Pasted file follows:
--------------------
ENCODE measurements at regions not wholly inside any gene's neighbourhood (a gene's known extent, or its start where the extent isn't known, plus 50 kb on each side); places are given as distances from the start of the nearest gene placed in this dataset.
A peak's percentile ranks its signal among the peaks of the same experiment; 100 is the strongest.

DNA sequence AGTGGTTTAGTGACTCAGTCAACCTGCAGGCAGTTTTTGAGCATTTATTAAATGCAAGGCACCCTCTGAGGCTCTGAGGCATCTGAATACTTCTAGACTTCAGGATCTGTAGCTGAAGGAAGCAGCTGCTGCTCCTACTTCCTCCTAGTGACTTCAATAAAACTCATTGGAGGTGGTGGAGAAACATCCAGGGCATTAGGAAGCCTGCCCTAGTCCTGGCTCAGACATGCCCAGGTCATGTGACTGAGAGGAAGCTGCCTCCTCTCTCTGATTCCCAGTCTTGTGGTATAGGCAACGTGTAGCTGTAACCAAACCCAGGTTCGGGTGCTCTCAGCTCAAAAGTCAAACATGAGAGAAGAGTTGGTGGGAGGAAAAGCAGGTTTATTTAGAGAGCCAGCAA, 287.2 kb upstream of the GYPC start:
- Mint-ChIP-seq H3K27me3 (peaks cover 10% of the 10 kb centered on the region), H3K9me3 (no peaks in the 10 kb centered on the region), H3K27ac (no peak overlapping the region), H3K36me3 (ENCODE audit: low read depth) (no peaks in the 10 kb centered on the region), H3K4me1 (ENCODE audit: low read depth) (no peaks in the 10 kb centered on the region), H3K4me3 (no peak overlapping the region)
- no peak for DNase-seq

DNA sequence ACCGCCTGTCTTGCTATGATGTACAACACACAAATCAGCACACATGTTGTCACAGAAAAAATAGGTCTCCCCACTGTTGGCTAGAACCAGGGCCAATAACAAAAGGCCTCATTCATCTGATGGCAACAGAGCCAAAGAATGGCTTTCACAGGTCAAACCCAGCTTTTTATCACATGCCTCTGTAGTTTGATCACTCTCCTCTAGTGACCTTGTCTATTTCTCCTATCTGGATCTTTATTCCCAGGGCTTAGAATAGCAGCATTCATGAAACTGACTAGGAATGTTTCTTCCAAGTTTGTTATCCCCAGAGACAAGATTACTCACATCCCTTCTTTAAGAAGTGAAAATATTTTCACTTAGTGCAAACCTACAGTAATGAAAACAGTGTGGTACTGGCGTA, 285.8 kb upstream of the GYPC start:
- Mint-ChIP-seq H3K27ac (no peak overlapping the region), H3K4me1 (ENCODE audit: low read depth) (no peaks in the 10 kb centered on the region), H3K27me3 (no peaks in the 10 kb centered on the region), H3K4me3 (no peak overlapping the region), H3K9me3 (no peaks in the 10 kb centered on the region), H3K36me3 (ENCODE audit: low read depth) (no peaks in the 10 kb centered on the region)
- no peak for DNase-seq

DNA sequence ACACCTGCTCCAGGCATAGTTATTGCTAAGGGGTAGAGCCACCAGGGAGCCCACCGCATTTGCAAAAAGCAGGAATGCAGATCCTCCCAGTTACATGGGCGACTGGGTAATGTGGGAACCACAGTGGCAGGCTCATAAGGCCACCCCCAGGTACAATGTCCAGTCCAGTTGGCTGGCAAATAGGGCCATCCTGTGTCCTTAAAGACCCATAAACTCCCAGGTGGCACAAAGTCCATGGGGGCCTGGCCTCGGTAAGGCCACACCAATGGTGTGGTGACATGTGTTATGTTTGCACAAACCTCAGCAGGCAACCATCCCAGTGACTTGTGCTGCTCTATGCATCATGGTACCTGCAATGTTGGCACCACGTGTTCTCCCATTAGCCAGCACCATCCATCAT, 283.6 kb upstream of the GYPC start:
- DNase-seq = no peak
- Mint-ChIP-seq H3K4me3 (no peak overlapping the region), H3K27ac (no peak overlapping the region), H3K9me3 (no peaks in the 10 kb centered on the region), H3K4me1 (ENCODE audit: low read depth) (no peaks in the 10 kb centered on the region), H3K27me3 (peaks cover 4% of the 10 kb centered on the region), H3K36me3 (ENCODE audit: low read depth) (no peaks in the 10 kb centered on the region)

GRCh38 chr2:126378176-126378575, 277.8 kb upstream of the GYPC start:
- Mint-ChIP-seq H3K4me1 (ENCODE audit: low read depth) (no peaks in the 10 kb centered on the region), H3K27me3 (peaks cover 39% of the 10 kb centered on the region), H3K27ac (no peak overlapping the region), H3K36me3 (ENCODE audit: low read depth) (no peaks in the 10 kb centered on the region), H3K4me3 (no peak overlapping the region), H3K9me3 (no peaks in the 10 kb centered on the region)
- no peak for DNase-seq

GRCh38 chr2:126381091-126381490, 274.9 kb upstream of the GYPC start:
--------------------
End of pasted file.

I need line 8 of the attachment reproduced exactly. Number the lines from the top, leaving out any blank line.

- no peak for DNase-seq